So, what does the merger mean for the North American metals scene and relevant sectors, like automotive?

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Initial reaction to Cleveland-Cliffs acquisition of ArcelorMittal USA

Overall, this seems to be a solid move for everyone involved.

ArcelorMittal offloads old assets that have a high cost structure for producing steel while still maintaining a mill with one of the lowest cost structures in the country.

On the other hand, Cliffs gains a large auto book of business with good margins. Furthermore, the steel market will see old, expensive capacity taken out. As such, that will make room for new capacity scheduled to come online in the near future.

Strengthening auto position

As noted previously, the acquisition makes Cleveland-Cliffs the largest flat-rolled steel producer in North America. The deal will also make Cleveland-Cliffs — the oldest iron ore mining company in the country — the largest iron ore pellet producer in North America, with 28 million long tons of capacity.

The deal further strengthens the company’s position in the automotive sector. The company likely controls 60%-65% of exposed auto sheet supply (think the steel used on the outside of a car).

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It is not often the world’s largest carmakers engage in mergers and acquisitions among themselves.

Fiat Chrysler and Renault Nissan announced a $35 billion plan to merge back in May 2019. The merger would have created the third-biggest carmaker, behind Volkswagen and Toyota.

But within 10 days of the announcement, FCA pulled out and it came to nothing.

The MetalMiner 2021 Annual Outlook consolidates our 12-month view and provides buying organizations with a complete understanding of the fundamental factors driving prices and a detailed forecast that can be used when sourcing metals for 2021 — including expected average prices, support and resistance levels.

Take two: Fiat Chrysler, PSA to merge

Now, still keen for a tie-up, FCA has announced it will merge with the French group PSA.

PSA is the owner of brands like Peugeot, Citroen, Vauxhall, and DS. The deal, valued at $50 billion, would form a 50/50 partnership with a turnover of some €170 billion ($200 billion) a year and annual production of some 8.7 million units.

As such, the deal would put them, again, third. By other measures, they would be fourth, behind at least Volkswagen and Toyota, and possibly the Renault–Nissan–Mitsubishi Alliance (if you consider that one entity).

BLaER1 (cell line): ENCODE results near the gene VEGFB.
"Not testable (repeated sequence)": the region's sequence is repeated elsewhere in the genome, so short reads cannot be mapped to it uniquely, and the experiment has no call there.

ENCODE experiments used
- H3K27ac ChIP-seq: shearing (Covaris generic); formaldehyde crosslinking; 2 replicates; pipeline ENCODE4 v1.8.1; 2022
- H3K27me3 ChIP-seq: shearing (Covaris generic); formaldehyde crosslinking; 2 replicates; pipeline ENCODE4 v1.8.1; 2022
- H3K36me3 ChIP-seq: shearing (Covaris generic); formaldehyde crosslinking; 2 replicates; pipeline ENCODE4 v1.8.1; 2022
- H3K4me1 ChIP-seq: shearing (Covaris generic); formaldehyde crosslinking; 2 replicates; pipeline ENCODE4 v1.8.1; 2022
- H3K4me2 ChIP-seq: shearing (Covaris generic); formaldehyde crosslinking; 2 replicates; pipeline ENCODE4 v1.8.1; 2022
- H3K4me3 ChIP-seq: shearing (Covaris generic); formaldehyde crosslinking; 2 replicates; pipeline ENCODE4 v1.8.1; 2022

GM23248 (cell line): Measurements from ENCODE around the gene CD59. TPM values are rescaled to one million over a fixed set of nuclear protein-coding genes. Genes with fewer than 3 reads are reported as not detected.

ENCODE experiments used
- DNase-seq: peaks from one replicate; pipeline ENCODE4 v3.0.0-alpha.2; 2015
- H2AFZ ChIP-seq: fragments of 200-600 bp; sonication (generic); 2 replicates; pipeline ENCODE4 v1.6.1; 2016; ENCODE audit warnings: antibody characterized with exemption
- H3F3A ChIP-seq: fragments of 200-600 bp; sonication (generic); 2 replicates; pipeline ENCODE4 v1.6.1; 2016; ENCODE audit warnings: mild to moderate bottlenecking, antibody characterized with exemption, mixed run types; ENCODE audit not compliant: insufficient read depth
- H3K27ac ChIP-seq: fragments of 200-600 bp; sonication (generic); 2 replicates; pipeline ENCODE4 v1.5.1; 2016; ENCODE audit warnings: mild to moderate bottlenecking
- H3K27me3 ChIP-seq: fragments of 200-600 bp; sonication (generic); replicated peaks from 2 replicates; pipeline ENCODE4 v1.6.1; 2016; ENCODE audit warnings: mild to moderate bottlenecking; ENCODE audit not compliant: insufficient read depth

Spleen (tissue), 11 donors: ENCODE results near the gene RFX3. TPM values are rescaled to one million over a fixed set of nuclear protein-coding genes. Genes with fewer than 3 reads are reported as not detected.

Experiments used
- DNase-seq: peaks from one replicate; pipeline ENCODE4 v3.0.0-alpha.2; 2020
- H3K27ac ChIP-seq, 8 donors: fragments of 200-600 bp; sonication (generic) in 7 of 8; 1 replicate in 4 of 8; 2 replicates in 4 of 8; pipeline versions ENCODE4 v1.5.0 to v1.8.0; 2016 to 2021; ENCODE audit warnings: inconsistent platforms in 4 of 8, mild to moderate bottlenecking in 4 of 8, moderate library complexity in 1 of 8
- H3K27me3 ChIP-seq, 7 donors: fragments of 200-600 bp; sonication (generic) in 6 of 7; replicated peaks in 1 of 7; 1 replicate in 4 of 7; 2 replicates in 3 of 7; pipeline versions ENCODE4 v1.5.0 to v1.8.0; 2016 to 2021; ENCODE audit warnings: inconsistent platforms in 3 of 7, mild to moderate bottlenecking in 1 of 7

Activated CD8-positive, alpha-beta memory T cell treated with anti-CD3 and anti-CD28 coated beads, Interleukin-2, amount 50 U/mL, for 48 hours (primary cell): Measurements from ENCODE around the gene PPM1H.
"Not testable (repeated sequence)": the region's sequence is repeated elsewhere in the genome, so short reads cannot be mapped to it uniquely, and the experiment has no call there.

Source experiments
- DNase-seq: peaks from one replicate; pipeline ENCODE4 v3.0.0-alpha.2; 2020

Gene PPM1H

The combined FCA-PSA company will be renamed Stellantis. The name comes from the Latin “stello,” meaning “to brighten the stars.” (Yes, I know, who thinks up these names?)

According to AutoExpress, based on 2018 figures, Stellantis will have approximately 46% of its revenues from Europe and 43% from North America. PSA has long held ambitions to expand into North America. As such, a merger with FCA would make that much easier.

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mergers and acquisitions

Michail Petrov/Adobe Stock

Cleveland-Cliffs Inc. has reached an agreement to acquire ArcelorMittal USA, the former announced Monday morning.

Cliffs will acquire ArcelorMittal USA for approximately $1.4 billion.

The deal is expected to close in the fourth quarter, “subject to the receipt of regulatory approval and the satisfaction of other customary closing conditions.”

Cleveland-Cliffs (CLF) shares closed today at $6.56, up 11.6%.

Stop obsessing about the actual forecasted steel price. It’s more important to spot the trend. See why.

Cleveland-Cliffs to become No. 1 flat-rolled steel producer in North America

With the acquisition, Cliffs will become the largest flat-rolled steel producer in North America.

Furthermore, the company will also become the largest iron ore pellet producer, boasting 28 million long tons of annual capacity.

“Steelmaking is a business where production volume, operational diversification, dilution of fixed costs, and technical expertise matter above all else, and this transaction achieves all of these,” said Lourenco Goncalves, president, CEO and chairman of the board at Cleveland-Cliffs. “ArcelorMittal is a world class organization that we have long admired as our customer and our partner, and we know for a fact that they have taken good care of their US assets.”